Bibliography »

From: Commercial Arbitration in Germany
Richard Kreindler, Reinmar Wolff, Markus S. Rieder

Commercial Arbitration in Germany »

Richard Kreindler, Reinmar Wolff, Markus S. Rieder

Contents »

From: Commercial Arbitration in Germany
Richard Kreindler, Reinmar Wolff, Markus S. Rieder

Detailed Table of Contents »

From: Commercial Arbitration in Germany
Richard Kreindler, Reinmar Wolff, Markus S. Rieder

Annex D European Convention »

From: Commercial Arbitration in Germany
Richard Kreindler, Reinmar Wolff, Markus S. Rieder

Annex A German Code of Civil Procedure, Book 10: Arbitration Procedure »

From: Commercial Arbitration in Germany
Richard Kreindler, Reinmar Wolff, Markus S. Rieder

Annex G IBA Guidelines on Conflicts of Interest in International Arbitration »

From: Commercial Arbitration in Germany
Richard Kreindler, Reinmar Wolff, Markus S. Rieder

Annex F IBA Rules on the Taking of Evidence in International Arbitration »

From: Commercial Arbitration in Germany
Richard Kreindler, Reinmar Wolff, Markus S. Rieder

Index »

From: Commercial Arbitration in Germany
Richard Kreindler, Reinmar Wolff, Markus S. Rieder

1 Introduction »

Markus S. Rieder, Richard Kreindler
From: Commercial Arbitration in Germany
Richard Kreindler, Reinmar Wolff, Markus S. Rieder
This introductory chapter presents a brief overview of the practice of commercial arbitration in Germany against the background of German state court litigation. The term ‘commercial’ here refers to arbitration related to civil law disputes between parties and public international law (especially investment treaty-based) arbitration on the one hand and consumer arbitration on the other hand. Historically, the tradition of arbitration in Germany has its roots in the 1879 version of the Zivilprozessordnung (ZPO), which remained substantially unchanged up until 1997 when it was reformed in order to adapt it to the United Nations Commission on International Trade Law (UNCITRAL) Model Law on International Commercial Arbitration of 1985 with the intention to strengthen the attractiveness of Germany as a locale for international arbitration. The chapter also explores the advantages and disadvantages of arbitration compared to German state court litigation, and discuss special types of arbitration and means of alternative dispute resolution.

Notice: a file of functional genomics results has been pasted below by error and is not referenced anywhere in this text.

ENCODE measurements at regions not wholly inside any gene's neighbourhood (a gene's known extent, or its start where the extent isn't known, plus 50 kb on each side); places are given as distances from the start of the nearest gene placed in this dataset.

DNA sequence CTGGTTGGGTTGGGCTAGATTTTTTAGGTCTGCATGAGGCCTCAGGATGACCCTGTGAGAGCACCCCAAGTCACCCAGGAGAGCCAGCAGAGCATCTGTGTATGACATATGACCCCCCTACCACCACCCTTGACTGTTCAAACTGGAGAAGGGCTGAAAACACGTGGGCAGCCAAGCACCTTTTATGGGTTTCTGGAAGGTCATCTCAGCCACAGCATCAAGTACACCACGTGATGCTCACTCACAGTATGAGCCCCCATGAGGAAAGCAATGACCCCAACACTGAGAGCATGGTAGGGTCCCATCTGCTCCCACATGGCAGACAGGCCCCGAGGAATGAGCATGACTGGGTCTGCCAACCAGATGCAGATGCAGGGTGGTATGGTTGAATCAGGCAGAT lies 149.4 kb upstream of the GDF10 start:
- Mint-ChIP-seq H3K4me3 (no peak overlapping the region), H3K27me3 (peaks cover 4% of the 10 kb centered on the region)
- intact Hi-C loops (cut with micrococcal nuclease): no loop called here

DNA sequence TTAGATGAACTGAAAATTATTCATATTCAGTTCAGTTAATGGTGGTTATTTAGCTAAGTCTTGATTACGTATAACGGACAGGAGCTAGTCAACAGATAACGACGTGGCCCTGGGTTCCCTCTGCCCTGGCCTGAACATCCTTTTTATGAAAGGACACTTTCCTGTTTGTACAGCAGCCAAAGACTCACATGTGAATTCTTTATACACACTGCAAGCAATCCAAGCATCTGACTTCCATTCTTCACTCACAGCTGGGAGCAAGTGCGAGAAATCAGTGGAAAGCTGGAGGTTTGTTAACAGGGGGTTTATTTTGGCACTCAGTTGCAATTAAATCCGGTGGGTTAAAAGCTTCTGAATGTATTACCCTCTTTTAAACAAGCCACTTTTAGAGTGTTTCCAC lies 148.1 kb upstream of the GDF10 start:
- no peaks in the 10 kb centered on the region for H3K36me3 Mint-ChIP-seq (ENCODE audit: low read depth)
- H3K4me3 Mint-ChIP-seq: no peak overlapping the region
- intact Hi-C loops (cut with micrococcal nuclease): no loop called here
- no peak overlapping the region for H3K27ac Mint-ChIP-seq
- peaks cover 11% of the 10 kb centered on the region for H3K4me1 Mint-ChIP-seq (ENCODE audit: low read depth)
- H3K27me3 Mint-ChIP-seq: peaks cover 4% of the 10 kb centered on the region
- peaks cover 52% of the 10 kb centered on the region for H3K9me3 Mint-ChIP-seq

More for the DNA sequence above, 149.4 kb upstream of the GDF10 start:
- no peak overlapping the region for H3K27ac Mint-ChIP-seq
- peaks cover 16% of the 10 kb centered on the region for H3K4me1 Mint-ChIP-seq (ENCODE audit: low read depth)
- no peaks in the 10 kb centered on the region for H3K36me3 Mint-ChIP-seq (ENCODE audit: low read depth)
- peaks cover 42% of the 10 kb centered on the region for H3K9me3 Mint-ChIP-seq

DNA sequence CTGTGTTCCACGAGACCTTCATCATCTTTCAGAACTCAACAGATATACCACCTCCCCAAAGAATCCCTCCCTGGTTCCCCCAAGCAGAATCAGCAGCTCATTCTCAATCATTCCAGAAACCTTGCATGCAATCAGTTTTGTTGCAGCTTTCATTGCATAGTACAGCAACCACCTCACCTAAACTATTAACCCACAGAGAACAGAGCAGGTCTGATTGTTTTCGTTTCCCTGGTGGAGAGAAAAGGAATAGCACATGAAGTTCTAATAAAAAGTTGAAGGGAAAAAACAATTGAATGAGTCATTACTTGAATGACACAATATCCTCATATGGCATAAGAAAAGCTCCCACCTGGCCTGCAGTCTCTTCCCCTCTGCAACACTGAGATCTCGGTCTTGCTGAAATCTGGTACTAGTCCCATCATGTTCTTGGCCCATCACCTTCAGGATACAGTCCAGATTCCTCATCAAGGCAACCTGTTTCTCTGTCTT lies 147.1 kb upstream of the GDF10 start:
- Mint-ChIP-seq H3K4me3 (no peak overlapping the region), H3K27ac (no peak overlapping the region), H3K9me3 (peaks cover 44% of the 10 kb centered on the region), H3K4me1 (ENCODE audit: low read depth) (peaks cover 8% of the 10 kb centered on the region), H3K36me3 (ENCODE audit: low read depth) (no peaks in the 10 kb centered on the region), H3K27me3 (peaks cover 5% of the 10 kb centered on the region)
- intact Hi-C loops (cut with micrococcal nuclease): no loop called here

List of Abbreviations »

From: Commercial Arbitration in Germany
Richard Kreindler, Reinmar Wolff, Markus S. Rieder

Annex B New York Convention »

From: Commercial Arbitration in Germany
Richard Kreindler, Reinmar Wolff, Markus S. Rieder

Preface »

From: Commercial Arbitration in Germany
Richard Kreindler, Reinmar Wolff, Markus S. Rieder

Table of Cases and Awards »

From: Commercial Arbitration in Germany
Richard Kreindler, Reinmar Wolff, Markus S. Rieder

Annex E UNCITRAL Notes on Organizing Arbitral Proceedings »

From: Commercial Arbitration in Germany
Richard Kreindler, Reinmar Wolff, Markus S. Rieder

Annex C UNCITRAL Recommendation »

From: Commercial Arbitration in Germany
Richard Kreindler, Reinmar Wolff, Markus S. Rieder